60% of Canadians Against $10.5 Million Khadr Payout

Looking ahead to 2019, more than four in 10 respondents (44 per cent) said the settlement would affect their vote in the next election.

Khadr Payout Interview 20170707
Former Guantanamo Bay prisoner Omar Khadr, 30, is seen in Mississauga, Ont., on Thursday, July 6, 2017. The federal government has paid Khadr $10.5 million and apologized to him for violating his rights during his long ordeal after capture by American forces in Afghanistan in July 2002. THE CANADIAN PRESS/Colin Perkel ORG XMIT: CNP306

Majority of Canadians Don’t Support Khadr Payout

A clear majority of Canadians disapprove of the Liberal government awarding $10.5-million and apologizing to former Guantanamo Bay detainee Omar Khadr earlier this summer in a settlement over his imprisonment with many saying the decision will affect their vote in the next federal election.

Online Poll

In the Campaign Research survey of 1,770 Canadian voters, conducted between Sept. 8 and 11, 60 per cent of respondents disapproved of the apology and settlement made with Mr. Khadr.

Only 21 per cent of respondents voiced approval for the settlement, with another 19 per cent offering no opinion.

The Opposition was the strongest among residents of Ontario outside of the Greater Toronto Area (64 per cent), people making between $40,000 and $60,000 (65 per cent), Canadians 65 years and older (74 per cent), and Conservative voters (83 per cent).

Unified Opposition 

Supporters of all the major federal parties disapproved of the settlement more than they approved of it.

Only seven per cent of Conservative supporters backed the settlement, compared to 25 per cent of Green Party backers (48 per cent of Green supporters were against) and 40 per cent of Bloc Québécois supporters, with 54 per cent against.

While 31 per cent of Liberal backers said they agreed with the deal, 49 per cent said they didn’t.

The NDP supporters indicated similar levels of support, with 31 per cent saying they were for the deal and 51 per cent against.

Khadr Case

Khadr was taken to Afghanistan by his father, who was affiliated with Al-Qaeda and other terrorist organizations as a minor.

Omar Khadr as child
Omar Khadr being treated by medics.

On July 27, 2002, at age 15, Khadr was severely wounded during fighting between U.S. soldiers and Taliban fighters in the village of Ayub Kheyl; Khadr is alleged to have thrown the grenade that killed an American soldier.

After eight years in detention at Guantanamo Bay, Khadr pleaded guilty in October 2010 to “murder in violation of the laws of war” and four other charges at a hearing before a United States military commission.

According to the UN, Khadr was the first person since World War II to be prosecuted in a military commission for war crimes committed while still a minor.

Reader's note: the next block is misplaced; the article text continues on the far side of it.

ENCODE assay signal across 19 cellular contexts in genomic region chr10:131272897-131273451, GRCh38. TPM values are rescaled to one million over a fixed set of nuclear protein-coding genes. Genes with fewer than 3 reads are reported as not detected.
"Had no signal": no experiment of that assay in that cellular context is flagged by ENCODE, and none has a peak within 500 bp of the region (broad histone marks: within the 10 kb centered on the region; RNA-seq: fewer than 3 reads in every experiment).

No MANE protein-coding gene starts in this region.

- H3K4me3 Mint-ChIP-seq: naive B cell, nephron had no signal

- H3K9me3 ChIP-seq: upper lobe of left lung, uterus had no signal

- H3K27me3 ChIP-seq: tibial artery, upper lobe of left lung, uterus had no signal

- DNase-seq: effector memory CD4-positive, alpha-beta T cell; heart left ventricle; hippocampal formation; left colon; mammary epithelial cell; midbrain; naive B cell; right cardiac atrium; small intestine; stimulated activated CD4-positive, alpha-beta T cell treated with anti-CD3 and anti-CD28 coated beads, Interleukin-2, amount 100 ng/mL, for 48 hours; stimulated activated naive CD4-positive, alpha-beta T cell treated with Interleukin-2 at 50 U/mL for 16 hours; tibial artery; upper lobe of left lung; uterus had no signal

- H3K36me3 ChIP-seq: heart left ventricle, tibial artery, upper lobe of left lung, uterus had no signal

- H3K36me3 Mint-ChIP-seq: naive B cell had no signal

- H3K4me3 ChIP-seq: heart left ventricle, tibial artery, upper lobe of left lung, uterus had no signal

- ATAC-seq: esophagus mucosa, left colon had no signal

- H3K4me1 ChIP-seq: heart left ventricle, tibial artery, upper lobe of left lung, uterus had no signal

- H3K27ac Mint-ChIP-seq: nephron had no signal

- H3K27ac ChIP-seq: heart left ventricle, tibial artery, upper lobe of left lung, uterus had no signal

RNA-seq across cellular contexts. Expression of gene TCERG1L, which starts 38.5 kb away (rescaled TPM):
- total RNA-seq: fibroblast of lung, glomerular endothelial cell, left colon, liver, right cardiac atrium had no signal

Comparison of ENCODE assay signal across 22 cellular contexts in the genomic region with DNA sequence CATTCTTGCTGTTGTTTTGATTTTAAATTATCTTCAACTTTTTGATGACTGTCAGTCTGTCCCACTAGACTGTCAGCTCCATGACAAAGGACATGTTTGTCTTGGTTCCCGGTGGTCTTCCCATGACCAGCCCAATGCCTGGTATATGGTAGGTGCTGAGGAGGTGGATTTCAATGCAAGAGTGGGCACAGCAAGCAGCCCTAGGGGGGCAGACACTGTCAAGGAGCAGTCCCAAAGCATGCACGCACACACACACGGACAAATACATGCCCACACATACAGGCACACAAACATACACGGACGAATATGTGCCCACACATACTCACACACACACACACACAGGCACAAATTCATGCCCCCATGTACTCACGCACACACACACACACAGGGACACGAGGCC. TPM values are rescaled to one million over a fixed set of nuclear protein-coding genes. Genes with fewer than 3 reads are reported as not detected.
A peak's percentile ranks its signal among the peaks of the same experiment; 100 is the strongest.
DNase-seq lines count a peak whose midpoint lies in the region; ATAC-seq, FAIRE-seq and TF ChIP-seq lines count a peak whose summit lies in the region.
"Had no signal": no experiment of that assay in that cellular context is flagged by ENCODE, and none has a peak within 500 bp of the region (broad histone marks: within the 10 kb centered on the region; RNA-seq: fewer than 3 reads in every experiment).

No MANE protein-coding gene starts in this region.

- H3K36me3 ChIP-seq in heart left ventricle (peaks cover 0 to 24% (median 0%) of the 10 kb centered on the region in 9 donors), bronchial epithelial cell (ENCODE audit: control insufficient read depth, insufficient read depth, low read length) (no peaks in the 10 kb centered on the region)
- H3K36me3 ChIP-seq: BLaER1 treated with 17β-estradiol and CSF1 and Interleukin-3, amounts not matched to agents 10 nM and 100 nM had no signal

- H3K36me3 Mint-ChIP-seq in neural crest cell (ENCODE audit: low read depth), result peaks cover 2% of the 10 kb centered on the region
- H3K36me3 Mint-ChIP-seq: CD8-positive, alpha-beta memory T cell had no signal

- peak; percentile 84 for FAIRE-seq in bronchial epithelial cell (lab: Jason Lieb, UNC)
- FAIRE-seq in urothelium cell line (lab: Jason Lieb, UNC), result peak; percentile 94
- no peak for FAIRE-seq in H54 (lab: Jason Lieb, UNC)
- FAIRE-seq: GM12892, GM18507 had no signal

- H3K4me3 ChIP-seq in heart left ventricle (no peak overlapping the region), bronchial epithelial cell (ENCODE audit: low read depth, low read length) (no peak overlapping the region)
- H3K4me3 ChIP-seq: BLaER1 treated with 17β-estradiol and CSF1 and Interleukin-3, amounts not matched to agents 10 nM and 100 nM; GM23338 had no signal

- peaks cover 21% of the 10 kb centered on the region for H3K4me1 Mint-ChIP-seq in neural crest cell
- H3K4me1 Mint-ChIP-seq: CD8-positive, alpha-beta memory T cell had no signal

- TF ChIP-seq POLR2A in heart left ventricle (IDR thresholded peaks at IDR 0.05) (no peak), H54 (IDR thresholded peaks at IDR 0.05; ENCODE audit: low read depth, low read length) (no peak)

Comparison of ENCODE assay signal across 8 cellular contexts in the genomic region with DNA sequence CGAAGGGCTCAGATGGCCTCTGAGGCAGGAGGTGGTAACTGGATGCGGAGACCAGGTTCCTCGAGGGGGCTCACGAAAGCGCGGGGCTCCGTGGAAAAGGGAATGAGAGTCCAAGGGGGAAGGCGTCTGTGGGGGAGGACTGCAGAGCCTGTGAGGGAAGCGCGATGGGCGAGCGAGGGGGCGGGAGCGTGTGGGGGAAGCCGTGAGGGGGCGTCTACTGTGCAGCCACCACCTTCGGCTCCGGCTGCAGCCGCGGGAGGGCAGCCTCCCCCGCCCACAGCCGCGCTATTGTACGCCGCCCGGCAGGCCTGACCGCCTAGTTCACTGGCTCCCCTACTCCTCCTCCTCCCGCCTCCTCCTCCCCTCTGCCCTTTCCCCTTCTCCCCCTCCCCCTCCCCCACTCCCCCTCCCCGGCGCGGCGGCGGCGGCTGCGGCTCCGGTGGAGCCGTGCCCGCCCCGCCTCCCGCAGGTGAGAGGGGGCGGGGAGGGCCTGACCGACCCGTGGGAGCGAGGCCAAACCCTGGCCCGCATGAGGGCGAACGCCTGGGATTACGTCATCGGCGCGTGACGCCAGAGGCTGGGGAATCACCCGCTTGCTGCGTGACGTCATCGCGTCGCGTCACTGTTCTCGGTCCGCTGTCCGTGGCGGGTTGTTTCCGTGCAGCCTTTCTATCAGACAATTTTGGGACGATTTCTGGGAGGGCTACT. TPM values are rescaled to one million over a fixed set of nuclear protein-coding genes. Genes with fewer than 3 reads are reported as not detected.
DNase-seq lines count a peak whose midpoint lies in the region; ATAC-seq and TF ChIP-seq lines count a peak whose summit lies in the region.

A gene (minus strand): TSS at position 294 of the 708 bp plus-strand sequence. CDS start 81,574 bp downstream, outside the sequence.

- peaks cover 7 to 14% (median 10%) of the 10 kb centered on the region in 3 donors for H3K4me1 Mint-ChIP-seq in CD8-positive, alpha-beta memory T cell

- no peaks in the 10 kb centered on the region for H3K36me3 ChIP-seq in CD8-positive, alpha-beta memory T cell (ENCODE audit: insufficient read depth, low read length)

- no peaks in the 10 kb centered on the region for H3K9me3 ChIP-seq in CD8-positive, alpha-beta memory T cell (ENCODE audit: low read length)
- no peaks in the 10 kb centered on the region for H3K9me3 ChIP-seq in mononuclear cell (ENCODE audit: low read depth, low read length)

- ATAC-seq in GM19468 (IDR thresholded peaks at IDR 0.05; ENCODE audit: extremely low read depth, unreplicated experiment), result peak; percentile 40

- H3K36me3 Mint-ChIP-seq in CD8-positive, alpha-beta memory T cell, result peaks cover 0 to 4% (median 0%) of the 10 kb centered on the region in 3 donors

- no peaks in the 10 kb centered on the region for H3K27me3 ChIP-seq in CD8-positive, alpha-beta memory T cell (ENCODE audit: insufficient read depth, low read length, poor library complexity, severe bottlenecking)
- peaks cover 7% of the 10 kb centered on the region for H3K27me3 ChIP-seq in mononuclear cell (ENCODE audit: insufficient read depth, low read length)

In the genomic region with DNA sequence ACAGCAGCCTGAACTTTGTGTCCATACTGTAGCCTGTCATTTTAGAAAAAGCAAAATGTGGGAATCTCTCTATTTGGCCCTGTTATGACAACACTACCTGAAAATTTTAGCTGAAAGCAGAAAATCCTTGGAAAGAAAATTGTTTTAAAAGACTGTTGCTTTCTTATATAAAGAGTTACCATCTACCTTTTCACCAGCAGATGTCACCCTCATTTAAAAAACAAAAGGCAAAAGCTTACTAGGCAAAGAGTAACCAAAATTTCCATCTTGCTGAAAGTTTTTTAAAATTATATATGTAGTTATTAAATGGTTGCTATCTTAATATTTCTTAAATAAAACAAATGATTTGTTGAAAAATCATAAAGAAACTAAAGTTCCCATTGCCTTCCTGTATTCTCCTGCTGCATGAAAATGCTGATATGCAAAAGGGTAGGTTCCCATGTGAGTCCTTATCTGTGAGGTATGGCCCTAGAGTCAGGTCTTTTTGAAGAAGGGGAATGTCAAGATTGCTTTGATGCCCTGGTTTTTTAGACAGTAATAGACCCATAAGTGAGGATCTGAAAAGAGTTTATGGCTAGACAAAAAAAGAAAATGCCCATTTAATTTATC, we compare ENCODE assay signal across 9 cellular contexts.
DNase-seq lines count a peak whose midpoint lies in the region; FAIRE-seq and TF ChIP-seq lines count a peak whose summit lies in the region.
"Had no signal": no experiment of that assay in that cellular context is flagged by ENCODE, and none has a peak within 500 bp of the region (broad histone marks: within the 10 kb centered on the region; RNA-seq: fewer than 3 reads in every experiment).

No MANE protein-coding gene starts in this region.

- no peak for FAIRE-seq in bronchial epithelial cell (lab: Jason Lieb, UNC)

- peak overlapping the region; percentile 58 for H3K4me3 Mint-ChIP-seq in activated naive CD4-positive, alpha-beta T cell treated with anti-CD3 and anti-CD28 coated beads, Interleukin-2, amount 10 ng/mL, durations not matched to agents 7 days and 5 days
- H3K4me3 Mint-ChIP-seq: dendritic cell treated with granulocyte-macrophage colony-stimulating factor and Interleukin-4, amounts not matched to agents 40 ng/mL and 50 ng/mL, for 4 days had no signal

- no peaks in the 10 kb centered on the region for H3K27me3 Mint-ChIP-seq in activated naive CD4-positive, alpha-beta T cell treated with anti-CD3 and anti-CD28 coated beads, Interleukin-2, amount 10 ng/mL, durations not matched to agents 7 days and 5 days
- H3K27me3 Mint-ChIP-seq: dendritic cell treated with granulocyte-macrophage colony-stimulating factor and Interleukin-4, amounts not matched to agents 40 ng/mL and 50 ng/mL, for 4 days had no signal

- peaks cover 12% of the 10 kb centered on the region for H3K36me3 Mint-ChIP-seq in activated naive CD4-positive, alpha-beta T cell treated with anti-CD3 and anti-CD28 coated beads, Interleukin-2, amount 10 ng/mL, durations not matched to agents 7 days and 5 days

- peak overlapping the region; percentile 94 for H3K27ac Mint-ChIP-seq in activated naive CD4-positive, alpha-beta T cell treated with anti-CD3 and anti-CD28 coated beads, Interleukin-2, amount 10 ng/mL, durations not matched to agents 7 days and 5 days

In 2010, the Supreme Court of Canada ruled that the Canadian government’s interrogation of Khadr at Guantanamo Bay “offend[ed] the most basic Canadian standards [of] the treatment of detained youth suspects”, but stopped short of ordering Khadr’s repatriation.

However, on September 29, 2012, Khadr returned to Canada to serve the remainder of his sentence in Canadian custody. 

Khadr was released on bail in May 2015 after the Alberta Court of Appeal refused to block his release as had been requested by the Canadian government.

In 2017, the Canadian government announced an agreement to settle any damages arising from its previous handling of the case providing Khadr with a payment of $10.5 million.


Looking ahead to 2019, more than four in 10 respondents (44 per cent) said the settlement would affect their vote in the next election. That breaks down to 21 per cent saying it would impact their vote decision “a great deal,” and another 23 per cent saying it would have some impact.

Among those backing the Conservatives, 44 per cent said this deal would affect their vote a great deal, while for Liberal supporters that number dropped to seven per cent.

When it comes to those in support of the deal, 17 per cent said the settlement would have some impact on their vote, with 10 per cent saying their voting decision would be affected a great deal. Of those in opposition, 29 per cent said their vote would be somewhat affected, with 31 per cent saying it would be affected greatly.

If these voters are tapped into effectively 40 per cent of Canadians could be found voting Conservative and the 2019 election could be closer than expected.


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Ali Taghva

Business owner, former riding President, and Bachelors in Industrial Relations from Mcgill. Interested in the intersection of politics and culture. I firmly believe in a free media and work to push new stories to your door each day.

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